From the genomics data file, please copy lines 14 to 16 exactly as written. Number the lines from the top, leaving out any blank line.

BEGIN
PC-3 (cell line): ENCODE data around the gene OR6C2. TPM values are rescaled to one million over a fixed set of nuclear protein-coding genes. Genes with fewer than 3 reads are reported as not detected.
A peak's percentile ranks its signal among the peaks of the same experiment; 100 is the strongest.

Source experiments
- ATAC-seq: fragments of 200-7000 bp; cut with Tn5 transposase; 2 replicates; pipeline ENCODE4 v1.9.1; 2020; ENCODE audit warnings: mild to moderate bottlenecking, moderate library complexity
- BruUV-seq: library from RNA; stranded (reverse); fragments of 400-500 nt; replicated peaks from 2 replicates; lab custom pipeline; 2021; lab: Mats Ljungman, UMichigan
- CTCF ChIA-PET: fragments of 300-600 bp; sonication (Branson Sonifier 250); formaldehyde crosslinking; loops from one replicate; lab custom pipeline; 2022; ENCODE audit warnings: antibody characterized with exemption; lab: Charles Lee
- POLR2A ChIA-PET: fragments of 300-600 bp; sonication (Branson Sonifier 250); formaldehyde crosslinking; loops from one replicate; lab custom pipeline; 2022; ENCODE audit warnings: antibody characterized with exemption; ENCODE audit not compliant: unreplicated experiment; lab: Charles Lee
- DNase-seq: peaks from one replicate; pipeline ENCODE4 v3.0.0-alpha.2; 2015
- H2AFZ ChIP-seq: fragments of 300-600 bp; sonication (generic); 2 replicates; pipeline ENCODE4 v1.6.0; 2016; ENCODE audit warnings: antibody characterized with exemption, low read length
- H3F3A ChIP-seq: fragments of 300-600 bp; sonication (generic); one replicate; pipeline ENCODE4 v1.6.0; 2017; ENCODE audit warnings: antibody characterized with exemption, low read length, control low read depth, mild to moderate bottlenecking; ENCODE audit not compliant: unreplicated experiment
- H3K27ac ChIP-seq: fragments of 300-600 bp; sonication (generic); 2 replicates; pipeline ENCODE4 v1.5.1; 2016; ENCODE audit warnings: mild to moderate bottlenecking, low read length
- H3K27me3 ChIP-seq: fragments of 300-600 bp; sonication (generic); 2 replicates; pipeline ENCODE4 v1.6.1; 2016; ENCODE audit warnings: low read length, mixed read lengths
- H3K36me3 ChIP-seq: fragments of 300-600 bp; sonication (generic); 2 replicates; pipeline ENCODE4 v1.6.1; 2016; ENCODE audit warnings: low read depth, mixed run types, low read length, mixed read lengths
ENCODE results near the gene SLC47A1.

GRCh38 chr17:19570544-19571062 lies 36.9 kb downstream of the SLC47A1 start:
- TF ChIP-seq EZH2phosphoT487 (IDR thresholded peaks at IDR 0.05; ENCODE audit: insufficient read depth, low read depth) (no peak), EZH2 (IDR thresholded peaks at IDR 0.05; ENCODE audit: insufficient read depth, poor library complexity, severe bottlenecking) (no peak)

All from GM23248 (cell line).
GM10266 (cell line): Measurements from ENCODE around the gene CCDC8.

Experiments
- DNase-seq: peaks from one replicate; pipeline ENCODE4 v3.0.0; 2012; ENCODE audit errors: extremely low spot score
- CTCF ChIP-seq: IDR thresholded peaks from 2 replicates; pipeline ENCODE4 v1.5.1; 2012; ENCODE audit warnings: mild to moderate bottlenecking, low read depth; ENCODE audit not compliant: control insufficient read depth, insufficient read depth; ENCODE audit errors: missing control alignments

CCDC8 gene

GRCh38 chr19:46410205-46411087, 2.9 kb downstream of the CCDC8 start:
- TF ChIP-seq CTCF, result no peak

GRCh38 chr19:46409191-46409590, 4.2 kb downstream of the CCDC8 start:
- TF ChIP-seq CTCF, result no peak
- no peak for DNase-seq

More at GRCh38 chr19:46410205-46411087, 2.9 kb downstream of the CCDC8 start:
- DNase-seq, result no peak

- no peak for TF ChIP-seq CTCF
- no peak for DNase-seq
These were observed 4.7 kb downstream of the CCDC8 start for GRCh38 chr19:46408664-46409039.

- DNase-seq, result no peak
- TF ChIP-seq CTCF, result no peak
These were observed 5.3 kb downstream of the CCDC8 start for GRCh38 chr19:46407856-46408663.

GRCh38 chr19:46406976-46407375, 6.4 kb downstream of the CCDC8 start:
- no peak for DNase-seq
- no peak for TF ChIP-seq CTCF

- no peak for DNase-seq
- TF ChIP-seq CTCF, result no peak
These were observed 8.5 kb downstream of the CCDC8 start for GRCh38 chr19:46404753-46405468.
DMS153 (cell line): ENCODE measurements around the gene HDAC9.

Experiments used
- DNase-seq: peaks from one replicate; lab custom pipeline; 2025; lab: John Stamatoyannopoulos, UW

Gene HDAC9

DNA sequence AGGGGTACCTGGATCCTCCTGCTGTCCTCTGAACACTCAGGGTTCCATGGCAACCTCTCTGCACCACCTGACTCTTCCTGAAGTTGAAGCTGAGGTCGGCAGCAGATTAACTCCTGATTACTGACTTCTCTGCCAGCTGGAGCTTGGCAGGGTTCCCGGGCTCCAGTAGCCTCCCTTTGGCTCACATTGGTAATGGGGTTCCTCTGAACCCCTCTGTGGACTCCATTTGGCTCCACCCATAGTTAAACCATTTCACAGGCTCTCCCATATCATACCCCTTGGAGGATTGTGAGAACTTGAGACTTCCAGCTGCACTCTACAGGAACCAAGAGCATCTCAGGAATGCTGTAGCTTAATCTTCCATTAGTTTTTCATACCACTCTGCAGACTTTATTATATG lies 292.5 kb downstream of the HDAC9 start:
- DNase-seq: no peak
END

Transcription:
ENCODE results near the gene SLC47A1.

GRCh38 chr17:19570544-19571062 lies 36.9 kb downstream of the SLC47A1 start:
- TF ChIP-seq EZH2phosphoT487 (IDR thresholded peaks at IDR 0.05; ENCODE audit: insufficient read depth, low read depth) (no peak), EZH2 (IDR thresholded peaks at IDR 0.05; ENCODE audit: insufficient read depth, poor library complexity, severe bottlenecking) (no peak)